Democrats have been crowing for years that demographic changes will lock in a blue majority that will last for decades to come. Whether they focus on Millennials, non-whites, single women, or college graduates working in creative industries, their essential prognosis has been the same. This “Rising American Electorate” (RAE) keeps increasing as a share of the national electorate, and each segment of the RAE tilts significantly toward the Democratic party. Thus, the argument goes, national dominance is all but ensured for the party of the donkey as long as the GOP stays as resolutely conservative as it is.
One of the co-authors of the book that started this line of thinking has now partially recanted. John Judis, co-author of 2002’s The Emerging Democratic Majority, wrote an important piece in this week’s National Journal walking back the RAE argument. In fact, Judis now contends that America has an “Emerging Republican Advantage” based on the national Democratic party’s loss of support among working-class and college-educated, middle-income whites.
Does this article mean that supporters of the “donkey rising” argument are now jackasses? Hardly. As often happens, the truth is more complicated. Simplistic supporters of the RAE argument always overlooked a crucial component of what Judis and his co-author, Ruy Teixeira, were saying: The RAE can be decisive only if Democrats retain a significant share of the white working-class vote. But simplistic proponents of the “natural Republican majority” counter-thesis also overlook the elements of white-working-class and middle-class psychology that makes them quintessential swing voters.
I first weighed in to this debate in a 2009 review essay in the Claremont Review of Books. In that essay, I noted that Judis and Teixeira had to that point been eerily prescient in their predictions of how non-whites and college-educated whites would increase in size as a proportion of the electorate and maintain large Democratic margins. I pointed out, however, that there was one glaring hole in their thesis. They had predicted that the white working class would also move to the Democrats based on economic populism, “a defining difference between the Democrats and the Whigs, and the Democrats and the Republicans, since the 1830s.” Even in 2009, however, it was clear that this analysis was flawed. Judis and Teixeira had predicted all the states that would move from Bush to Obama in 2008 except Indiana. They had also thought, however, that West Virginia, Kentucky, and Missouri would move left. Instead, each state moved right, and has moved even farther to the right during the Obama presidency.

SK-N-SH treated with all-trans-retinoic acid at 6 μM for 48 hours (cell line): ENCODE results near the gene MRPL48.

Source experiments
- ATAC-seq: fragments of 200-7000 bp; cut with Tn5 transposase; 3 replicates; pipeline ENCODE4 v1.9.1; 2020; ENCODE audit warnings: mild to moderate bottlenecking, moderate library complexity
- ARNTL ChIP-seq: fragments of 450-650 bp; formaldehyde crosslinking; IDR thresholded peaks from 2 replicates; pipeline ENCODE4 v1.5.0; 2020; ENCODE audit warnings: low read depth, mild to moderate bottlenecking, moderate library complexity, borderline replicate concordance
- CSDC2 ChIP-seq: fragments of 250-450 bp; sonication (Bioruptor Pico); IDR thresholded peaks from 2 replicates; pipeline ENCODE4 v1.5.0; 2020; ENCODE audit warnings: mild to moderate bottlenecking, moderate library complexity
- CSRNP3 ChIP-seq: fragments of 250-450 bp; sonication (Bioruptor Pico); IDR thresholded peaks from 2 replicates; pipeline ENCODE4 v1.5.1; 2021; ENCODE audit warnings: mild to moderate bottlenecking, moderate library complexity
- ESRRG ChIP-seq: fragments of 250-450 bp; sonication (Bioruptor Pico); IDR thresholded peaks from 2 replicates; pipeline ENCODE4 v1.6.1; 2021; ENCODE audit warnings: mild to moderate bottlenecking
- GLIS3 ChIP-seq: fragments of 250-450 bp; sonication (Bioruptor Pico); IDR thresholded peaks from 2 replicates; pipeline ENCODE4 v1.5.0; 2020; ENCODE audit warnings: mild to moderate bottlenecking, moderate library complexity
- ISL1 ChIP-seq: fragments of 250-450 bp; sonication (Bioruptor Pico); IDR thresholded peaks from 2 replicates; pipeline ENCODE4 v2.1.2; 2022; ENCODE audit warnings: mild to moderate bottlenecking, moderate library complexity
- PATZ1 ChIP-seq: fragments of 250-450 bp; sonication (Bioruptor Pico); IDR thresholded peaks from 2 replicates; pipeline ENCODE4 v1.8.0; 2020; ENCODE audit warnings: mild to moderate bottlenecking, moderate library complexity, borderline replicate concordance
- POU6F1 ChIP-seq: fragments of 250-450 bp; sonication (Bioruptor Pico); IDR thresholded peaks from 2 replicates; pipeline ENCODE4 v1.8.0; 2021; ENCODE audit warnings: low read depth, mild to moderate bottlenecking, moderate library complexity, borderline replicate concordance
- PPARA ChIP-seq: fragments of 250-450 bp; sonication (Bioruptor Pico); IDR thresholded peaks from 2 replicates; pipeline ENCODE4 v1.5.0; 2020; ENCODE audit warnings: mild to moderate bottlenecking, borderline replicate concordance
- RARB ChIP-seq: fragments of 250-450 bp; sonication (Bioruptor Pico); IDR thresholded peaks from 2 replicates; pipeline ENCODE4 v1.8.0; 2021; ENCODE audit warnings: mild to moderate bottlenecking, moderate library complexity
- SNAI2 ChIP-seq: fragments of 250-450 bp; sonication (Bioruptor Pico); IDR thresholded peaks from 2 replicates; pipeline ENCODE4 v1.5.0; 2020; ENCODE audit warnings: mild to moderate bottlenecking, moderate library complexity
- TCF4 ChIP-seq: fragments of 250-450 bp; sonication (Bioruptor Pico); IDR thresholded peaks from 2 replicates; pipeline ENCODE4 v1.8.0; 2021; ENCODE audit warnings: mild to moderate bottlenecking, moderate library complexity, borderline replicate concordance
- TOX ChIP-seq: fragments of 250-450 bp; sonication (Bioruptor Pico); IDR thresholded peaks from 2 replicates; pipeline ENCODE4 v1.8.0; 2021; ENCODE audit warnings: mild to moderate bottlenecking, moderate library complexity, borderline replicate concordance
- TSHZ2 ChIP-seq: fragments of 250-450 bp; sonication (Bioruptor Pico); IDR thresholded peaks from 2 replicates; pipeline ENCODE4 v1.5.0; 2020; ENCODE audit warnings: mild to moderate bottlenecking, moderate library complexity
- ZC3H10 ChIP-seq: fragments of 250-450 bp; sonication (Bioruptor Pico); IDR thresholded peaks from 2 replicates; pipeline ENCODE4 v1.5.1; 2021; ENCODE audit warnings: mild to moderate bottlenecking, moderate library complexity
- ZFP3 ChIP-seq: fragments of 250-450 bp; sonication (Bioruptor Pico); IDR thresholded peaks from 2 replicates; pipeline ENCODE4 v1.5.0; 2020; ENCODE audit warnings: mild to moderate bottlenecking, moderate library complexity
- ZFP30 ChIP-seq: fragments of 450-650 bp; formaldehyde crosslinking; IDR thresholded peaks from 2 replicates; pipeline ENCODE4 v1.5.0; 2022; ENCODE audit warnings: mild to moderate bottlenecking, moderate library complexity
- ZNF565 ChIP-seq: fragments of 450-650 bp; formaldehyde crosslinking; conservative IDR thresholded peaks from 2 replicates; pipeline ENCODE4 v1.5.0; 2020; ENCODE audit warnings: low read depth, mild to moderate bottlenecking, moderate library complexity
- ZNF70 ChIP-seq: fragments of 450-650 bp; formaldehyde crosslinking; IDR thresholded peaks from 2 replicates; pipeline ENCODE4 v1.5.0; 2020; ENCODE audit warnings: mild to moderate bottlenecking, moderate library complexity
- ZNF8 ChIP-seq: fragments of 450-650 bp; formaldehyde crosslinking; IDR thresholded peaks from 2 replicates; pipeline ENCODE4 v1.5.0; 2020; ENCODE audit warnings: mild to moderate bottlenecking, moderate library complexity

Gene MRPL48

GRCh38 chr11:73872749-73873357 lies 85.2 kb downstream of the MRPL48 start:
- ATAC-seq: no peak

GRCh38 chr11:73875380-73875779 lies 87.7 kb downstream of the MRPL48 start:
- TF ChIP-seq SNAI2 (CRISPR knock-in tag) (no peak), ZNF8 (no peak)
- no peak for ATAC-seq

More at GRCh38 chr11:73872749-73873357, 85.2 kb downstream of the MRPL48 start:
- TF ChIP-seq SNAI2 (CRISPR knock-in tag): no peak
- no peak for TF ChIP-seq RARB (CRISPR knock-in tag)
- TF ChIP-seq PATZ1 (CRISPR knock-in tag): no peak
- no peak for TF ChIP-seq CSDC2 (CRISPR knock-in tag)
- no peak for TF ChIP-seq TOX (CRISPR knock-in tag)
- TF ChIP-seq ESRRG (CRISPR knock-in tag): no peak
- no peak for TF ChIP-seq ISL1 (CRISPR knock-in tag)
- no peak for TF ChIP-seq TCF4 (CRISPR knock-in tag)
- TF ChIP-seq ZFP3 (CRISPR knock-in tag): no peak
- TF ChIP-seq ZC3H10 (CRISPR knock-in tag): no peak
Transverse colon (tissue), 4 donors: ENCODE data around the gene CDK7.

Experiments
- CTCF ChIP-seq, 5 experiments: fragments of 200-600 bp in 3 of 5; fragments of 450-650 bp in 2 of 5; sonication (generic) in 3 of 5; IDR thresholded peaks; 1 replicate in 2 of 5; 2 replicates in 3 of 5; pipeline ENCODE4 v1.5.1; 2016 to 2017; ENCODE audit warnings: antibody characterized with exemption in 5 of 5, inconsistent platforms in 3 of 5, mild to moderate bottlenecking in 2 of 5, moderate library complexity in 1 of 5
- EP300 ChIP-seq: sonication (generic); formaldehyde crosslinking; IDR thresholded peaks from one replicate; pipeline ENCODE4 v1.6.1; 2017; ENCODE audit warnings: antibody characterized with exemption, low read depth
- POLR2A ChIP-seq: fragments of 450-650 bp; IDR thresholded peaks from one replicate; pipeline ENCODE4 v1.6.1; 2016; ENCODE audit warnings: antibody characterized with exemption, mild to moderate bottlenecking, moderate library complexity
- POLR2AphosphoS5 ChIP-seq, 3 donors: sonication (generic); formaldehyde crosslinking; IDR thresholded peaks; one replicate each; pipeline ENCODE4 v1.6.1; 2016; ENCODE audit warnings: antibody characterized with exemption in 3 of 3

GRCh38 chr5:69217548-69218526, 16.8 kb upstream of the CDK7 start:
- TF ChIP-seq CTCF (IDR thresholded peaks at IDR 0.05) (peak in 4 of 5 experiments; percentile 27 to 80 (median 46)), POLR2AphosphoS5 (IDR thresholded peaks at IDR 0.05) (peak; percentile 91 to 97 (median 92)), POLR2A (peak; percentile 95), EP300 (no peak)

The failure of the Democratic leadership, from the president down to Nancy Pelosi and Harry Reid, to grasp the original Judis-Teixeira analysis has proven to be their undoing. Every election since 2008 can be explained with reference to how white working-class and middle-income white college grads have swung. In 2012, enough of them stayed home or stuck with Obama to propel him to a comfortable victory over Mitt Romney. The state-level exit polls did not publicly break down white voters by education in 2012, but journalist Ron Brownstein used privately available data to calculate that Obama won or ran close to even among white working-class voters in Iowa and New Hampshire. He received between 42 and 45 percent of this group’s votes in the other northern swing states of Wisconsin, Michigan, Ohio, and Pennsylvania. These voters’ unwillingness to back Romney, not the Rising American Electorate, delivered the key northern and Midwestern swing states to the president.
In 2010 and 2014, however, these voters reacted against a liberal progressive Democratic D.C. establishment and swung strongly to the right. In doing so, they backed Republicans of all stripes, from tea partiers to moderates. These victories should be examined in conjunction with the 2012 defeat to grasp what really motivates these key swing voters.